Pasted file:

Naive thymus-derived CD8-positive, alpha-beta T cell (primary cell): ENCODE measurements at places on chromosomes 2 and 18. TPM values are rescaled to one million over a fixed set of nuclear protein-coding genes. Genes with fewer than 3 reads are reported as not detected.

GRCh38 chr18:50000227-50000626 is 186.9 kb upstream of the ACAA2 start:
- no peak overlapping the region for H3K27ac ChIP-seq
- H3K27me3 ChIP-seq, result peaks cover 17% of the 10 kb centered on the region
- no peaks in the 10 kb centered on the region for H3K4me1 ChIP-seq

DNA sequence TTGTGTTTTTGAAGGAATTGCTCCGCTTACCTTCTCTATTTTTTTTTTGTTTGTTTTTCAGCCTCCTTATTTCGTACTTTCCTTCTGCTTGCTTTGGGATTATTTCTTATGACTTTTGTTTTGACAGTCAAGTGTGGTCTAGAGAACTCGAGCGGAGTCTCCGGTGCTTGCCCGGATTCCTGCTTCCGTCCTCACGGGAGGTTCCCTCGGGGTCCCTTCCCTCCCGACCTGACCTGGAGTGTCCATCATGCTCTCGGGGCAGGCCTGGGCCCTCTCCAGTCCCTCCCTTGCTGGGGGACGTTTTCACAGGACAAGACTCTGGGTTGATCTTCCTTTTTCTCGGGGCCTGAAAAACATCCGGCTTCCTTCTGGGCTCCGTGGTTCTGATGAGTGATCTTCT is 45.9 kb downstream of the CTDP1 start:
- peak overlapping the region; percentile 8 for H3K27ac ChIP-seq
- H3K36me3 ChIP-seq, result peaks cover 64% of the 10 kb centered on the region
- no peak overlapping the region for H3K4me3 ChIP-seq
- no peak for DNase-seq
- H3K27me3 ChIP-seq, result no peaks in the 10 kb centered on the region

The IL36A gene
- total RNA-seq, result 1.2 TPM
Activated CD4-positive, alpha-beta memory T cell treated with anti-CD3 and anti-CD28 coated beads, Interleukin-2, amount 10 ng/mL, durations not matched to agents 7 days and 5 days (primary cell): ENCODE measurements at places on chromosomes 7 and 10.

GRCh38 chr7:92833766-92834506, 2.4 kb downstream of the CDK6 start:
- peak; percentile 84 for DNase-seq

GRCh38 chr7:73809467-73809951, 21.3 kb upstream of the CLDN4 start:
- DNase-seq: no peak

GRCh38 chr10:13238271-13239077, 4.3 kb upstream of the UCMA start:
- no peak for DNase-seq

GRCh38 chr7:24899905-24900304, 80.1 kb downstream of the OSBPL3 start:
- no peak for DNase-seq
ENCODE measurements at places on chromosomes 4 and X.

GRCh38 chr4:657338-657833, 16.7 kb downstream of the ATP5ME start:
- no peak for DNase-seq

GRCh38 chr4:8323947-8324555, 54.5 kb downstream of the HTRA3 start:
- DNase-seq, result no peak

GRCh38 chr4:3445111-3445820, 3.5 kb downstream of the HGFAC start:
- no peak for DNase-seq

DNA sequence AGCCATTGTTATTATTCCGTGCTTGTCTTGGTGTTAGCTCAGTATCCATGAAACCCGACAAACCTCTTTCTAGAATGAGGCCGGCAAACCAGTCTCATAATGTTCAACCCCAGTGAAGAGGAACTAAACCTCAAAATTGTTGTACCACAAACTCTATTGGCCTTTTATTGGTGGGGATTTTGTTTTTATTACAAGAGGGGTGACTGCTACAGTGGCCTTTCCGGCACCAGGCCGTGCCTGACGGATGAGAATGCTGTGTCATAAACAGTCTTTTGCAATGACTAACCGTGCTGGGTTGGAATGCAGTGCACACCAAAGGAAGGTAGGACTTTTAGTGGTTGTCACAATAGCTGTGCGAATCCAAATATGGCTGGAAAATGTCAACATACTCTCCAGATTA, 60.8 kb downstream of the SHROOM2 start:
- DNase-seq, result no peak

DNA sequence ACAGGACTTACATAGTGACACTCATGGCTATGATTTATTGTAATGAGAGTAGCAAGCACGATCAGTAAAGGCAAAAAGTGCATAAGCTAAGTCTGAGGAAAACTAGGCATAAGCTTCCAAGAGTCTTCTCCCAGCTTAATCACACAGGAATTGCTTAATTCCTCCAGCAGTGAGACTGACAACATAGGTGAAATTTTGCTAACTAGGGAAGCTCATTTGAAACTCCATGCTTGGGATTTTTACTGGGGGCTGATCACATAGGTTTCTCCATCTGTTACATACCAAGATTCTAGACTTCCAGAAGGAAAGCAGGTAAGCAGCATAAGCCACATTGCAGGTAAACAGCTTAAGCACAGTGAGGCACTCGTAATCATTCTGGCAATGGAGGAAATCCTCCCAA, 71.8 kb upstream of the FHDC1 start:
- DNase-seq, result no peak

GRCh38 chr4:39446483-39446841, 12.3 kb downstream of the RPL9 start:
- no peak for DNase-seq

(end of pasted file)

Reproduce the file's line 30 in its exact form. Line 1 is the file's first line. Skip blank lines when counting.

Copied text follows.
DNA sequence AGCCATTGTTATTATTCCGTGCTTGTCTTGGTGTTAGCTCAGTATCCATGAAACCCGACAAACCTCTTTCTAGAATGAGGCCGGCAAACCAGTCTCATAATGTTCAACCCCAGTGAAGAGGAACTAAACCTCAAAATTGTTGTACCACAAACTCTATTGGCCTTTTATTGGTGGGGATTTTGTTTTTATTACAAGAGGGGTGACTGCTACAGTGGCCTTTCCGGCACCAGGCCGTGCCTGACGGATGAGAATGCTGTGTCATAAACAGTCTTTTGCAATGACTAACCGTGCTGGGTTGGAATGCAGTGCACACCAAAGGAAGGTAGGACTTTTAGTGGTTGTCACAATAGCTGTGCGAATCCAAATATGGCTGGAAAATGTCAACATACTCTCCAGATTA, 60.8 kb downstream of the SHROOM2 start: